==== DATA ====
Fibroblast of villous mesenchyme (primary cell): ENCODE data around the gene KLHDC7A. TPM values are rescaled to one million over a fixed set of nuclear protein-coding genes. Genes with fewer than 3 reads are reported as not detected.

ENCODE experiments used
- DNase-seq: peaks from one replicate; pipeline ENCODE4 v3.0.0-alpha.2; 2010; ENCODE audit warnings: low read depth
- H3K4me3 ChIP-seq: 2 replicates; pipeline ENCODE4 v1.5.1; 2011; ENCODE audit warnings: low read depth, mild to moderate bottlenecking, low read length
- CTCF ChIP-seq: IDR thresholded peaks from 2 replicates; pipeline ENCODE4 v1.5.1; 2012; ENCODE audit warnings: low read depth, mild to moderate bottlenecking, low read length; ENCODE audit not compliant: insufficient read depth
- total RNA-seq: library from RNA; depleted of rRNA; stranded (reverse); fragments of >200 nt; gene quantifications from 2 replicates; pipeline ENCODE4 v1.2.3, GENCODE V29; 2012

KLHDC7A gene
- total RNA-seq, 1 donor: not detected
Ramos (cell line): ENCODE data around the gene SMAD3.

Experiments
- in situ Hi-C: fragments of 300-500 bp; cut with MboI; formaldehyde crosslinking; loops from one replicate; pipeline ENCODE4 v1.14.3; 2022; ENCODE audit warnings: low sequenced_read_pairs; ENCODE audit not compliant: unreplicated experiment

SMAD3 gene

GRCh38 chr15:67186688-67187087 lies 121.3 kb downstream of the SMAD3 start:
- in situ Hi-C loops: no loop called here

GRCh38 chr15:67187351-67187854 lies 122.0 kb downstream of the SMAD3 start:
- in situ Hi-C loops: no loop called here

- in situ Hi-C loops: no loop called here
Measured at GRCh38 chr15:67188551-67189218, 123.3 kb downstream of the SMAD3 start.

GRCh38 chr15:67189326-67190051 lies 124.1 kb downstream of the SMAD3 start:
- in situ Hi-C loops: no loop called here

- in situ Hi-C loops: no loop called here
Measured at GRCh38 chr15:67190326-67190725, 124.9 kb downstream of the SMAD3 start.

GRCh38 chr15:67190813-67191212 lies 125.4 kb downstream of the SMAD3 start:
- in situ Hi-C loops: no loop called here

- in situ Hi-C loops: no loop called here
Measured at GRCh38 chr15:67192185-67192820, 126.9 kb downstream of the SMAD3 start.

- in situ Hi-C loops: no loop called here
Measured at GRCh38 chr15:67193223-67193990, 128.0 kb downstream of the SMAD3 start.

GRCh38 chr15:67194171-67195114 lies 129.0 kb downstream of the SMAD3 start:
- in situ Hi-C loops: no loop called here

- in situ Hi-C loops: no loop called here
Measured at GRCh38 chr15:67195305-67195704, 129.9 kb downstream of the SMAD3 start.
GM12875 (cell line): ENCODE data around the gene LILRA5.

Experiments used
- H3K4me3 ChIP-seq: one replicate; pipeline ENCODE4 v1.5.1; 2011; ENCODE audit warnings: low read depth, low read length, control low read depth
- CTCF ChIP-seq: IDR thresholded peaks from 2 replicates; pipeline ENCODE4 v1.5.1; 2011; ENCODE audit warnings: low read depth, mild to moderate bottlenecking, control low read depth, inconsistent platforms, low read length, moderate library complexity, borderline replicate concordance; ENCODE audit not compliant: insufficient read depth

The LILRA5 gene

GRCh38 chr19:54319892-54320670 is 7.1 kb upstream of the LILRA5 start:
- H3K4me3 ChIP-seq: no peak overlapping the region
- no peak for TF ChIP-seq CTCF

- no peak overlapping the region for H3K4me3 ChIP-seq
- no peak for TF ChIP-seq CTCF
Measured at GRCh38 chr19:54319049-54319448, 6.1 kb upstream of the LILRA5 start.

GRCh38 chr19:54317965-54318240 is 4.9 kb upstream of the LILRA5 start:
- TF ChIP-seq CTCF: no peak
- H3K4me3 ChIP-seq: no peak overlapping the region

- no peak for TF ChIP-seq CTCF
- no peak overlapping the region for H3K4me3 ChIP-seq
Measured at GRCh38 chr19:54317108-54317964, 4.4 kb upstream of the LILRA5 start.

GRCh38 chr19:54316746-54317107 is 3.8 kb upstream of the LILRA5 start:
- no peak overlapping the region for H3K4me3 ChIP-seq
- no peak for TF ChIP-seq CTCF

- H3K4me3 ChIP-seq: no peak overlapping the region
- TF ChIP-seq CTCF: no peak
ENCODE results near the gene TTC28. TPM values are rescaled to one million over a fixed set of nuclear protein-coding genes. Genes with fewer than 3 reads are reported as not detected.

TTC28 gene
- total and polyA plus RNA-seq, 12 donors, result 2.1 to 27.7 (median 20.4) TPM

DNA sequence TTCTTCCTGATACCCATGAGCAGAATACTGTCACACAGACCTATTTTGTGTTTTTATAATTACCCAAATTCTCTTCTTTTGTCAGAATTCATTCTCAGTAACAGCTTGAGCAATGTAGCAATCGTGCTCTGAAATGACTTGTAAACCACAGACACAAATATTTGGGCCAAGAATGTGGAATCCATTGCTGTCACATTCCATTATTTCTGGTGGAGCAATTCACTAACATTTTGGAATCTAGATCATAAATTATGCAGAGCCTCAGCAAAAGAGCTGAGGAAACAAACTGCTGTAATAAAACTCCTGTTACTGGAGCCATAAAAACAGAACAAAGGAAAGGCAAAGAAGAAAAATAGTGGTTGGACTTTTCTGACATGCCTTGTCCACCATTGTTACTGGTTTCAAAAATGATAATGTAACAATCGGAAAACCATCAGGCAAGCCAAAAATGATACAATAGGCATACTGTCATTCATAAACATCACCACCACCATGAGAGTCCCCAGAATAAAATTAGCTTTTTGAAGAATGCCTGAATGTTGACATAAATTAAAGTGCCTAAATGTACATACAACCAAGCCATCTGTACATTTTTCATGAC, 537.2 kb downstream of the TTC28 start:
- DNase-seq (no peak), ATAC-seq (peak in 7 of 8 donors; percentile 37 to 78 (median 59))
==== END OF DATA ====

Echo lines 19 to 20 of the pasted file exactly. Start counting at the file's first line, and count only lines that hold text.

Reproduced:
GRCh38 chr15:67189326-67190051 lies 124.1 kb downstream of the SMAD3 start:
- in situ Hi-C loops: no loop called here